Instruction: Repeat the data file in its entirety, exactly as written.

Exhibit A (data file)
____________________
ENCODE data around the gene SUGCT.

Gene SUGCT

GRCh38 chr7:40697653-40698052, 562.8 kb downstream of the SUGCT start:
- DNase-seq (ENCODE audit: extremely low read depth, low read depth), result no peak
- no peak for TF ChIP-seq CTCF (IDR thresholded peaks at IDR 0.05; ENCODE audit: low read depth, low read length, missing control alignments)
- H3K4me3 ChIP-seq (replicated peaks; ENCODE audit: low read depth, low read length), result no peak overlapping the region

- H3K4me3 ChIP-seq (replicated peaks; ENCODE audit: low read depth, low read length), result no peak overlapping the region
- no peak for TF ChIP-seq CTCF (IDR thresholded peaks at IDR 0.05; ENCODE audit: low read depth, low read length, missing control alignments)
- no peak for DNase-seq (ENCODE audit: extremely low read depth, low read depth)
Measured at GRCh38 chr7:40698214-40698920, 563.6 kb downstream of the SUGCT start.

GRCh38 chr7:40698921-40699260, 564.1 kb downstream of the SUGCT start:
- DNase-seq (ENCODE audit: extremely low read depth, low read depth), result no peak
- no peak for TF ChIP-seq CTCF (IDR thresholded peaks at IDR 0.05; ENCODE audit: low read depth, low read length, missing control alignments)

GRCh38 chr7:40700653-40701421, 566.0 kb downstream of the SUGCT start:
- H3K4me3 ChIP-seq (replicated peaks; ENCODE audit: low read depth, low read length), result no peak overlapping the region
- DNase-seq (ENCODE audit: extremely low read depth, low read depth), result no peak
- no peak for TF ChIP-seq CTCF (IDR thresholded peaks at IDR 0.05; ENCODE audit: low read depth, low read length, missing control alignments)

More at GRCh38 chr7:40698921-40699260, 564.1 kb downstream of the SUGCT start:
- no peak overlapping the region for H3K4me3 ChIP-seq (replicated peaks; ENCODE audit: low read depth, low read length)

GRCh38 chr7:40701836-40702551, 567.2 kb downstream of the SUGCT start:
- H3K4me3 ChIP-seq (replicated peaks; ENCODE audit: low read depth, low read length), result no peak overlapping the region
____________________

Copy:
ENCODE data around the gene SUGCT.

Gene SUGCT

GRCh38 chr7:40697653-40698052, 562.8 kb downstream of the SUGCT start:
- DNase-seq (ENCODE audit: extremely low read depth, low read depth), result no peak
- no peak for TF ChIP-seq CTCF (IDR thresholded peaks at IDR 0.05; ENCODE audit: low read depth, low read length, missing control alignments)
- H3K4me3 ChIP-seq (replicated peaks; ENCODE audit: low read depth, low read length), result no peak overlapping the region

- H3K4me3 ChIP-seq (replicated peaks; ENCODE audit: low read depth, low read length), result no peak overlapping the region
- no peak for TF ChIP-seq CTCF (IDR thresholded peaks at IDR 0.05; ENCODE audit: low read depth, low read length, missing control alignments)
- no peak for DNase-seq (ENCODE audit: extremely low read depth, low read depth)
Measured at GRCh38 chr7:40698214-40698920, 563.6 kb downstream of the SUGCT start.

GRCh38 chr7:40698921-40699260, 564.1 kb downstream of the SUGCT start:
- DNase-seq (ENCODE audit: extremely low read depth, low read depth), result no peak
- no peak for TF ChIP-seq CTCF (IDR thresholded peaks at IDR 0.05; ENCODE audit: low read depth, low read length, missing control alignments)

GRCh38 chr7:40700653-40701421, 566.0 kb downstream of the SUGCT start:
- H3K4me3 ChIP-seq (replicated peaks; ENCODE audit: low read depth, low read length), result no peak overlapping the region
- DNase-seq (ENCODE audit: extremely low read depth, low read depth), result no peak
- no peak for TF ChIP-seq CTCF (IDR thresholded peaks at IDR 0.05; ENCODE audit: low read depth, low read length, missing control alignments)

More at GRCh38 chr7:40698921-40699260, 564.1 kb downstream of the SUGCT start:
- no peak overlapping the region for H3K4me3 ChIP-seq (replicated peaks; ENCODE audit: low read depth, low read length)

GRCh38 chr7:40701836-40702551, 567.2 kb downstream of the SUGCT start:
- H3K4me3 ChIP-seq (replicated peaks; ENCODE audit: low read depth, low read length), result no peak overlapping the region